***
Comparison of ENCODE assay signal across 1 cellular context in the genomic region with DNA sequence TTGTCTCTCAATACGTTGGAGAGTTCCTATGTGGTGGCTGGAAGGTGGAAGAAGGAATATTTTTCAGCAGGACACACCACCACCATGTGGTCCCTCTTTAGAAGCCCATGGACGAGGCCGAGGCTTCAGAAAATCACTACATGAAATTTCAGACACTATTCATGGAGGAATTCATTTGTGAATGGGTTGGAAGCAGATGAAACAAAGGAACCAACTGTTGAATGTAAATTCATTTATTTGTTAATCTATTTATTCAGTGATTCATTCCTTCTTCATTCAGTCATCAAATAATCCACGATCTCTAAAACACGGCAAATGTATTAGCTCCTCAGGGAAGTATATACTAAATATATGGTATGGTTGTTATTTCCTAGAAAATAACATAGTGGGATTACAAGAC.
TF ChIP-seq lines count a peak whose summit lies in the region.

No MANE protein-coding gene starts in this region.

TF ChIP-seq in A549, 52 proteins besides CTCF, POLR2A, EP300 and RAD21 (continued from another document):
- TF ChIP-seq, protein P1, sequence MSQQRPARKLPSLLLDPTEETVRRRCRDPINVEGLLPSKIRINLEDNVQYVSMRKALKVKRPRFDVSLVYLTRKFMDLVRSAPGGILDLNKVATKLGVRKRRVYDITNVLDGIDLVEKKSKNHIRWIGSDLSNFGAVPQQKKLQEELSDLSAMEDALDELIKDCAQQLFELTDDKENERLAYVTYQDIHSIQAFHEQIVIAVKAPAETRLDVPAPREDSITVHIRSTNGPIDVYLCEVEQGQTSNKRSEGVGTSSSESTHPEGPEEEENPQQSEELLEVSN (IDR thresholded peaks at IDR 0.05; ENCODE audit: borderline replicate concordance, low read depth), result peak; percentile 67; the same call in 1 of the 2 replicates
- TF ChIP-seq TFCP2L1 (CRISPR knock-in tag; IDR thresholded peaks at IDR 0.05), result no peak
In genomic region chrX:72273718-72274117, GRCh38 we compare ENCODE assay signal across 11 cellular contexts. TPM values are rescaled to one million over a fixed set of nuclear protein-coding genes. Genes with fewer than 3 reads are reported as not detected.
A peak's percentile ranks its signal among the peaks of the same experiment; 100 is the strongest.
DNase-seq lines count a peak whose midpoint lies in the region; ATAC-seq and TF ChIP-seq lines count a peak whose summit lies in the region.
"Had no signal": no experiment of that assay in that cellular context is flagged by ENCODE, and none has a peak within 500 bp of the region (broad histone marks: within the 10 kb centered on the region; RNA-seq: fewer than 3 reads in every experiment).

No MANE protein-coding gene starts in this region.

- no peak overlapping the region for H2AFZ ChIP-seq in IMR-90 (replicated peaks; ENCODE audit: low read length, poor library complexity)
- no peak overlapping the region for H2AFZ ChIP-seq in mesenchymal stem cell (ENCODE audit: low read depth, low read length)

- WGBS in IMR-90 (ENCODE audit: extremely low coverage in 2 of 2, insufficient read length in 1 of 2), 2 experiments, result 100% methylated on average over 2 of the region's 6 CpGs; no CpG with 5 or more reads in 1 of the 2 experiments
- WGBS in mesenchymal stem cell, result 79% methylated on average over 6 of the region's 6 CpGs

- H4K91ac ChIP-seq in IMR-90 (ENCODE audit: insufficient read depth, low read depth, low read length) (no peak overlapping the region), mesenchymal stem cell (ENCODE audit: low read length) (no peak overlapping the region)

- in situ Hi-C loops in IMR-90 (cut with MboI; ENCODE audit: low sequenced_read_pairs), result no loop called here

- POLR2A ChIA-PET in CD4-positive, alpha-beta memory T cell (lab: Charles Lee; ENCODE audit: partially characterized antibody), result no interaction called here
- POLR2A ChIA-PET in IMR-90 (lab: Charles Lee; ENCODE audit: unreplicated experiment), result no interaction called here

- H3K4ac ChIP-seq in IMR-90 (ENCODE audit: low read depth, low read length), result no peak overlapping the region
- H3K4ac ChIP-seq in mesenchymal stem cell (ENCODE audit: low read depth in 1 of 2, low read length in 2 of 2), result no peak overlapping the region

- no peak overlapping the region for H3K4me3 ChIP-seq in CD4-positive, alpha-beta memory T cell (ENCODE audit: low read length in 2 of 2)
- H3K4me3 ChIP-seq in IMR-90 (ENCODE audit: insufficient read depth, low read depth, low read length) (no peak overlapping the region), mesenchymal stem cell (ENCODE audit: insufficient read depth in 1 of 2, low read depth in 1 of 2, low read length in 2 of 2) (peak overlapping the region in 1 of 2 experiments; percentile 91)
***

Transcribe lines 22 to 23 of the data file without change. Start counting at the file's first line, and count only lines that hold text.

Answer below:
- no peak overlapping the region for H3K4me3 ChIP-seq in CD4-positive, alpha-beta memory T cell (ENCODE audit: low read length in 2 of 2)
- H3K4me3 ChIP-seq in IMR-90 (ENCODE audit: insufficient read depth, low read depth, low read length) (no peak overlapping the region), mesenchymal stem cell (ENCODE audit: insufficient read depth in 1 of 2, low read depth in 1 of 2, low read length in 2 of 2) (peak overlapping the region in 1 of 2 experiments; percentile 91)